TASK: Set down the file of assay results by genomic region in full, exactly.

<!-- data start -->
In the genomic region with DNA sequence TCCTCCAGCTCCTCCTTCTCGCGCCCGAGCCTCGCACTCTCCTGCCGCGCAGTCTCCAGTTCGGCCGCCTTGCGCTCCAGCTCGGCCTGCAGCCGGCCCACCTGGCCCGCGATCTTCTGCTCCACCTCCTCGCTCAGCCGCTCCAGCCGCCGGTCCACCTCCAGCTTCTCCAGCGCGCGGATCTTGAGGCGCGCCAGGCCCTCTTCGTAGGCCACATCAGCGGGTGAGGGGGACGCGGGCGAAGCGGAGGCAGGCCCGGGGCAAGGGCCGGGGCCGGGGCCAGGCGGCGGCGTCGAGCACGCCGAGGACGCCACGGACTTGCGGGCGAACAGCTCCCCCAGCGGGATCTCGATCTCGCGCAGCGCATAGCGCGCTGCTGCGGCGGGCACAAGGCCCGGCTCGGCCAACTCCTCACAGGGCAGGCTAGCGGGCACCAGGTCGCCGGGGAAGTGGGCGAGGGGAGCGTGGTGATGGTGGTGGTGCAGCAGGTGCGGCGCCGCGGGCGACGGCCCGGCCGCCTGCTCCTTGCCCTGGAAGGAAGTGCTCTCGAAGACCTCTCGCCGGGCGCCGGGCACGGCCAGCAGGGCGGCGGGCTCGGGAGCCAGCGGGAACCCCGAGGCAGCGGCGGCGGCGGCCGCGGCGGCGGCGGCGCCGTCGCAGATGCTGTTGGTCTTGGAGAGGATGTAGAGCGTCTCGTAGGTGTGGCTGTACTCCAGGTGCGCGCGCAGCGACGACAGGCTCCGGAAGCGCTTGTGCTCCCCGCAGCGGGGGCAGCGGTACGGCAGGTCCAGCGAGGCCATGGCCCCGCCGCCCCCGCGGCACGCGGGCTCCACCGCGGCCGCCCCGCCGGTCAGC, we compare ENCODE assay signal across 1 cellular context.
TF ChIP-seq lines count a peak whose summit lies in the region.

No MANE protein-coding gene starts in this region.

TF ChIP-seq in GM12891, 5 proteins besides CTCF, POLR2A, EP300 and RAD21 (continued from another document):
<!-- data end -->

In the genomic region with DNA sequence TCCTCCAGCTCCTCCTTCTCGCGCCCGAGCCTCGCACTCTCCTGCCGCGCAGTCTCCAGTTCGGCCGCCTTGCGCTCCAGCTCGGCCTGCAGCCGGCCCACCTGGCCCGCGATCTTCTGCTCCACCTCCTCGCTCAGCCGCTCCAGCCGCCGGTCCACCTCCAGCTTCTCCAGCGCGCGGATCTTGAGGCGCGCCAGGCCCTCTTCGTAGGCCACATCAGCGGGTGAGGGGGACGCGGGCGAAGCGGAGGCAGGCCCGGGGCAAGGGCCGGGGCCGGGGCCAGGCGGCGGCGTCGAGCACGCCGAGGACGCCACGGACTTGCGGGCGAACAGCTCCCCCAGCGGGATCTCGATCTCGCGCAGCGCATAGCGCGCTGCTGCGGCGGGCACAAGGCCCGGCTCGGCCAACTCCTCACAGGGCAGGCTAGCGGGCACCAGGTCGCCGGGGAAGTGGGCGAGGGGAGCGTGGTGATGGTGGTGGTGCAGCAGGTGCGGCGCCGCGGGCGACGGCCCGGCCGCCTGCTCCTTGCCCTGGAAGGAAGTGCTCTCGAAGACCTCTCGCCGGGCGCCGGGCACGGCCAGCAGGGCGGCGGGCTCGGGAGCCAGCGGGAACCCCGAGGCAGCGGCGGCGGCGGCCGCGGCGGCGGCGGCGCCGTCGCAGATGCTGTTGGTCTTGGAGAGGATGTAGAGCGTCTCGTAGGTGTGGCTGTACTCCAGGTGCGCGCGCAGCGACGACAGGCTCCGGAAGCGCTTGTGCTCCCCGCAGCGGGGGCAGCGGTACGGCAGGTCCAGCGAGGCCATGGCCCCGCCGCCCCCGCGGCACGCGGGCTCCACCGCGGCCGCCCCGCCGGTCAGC, we compare ENCODE assay signal across 1 cellular context.
TF ChIP-seq lines count a peak whose summit lies in the region.

No MANE protein-coding gene starts in this region.

TF ChIP-seq in GM12891, 5 proteins besides CTCF, POLR2A, EP300 and RAD21 (continued from another document):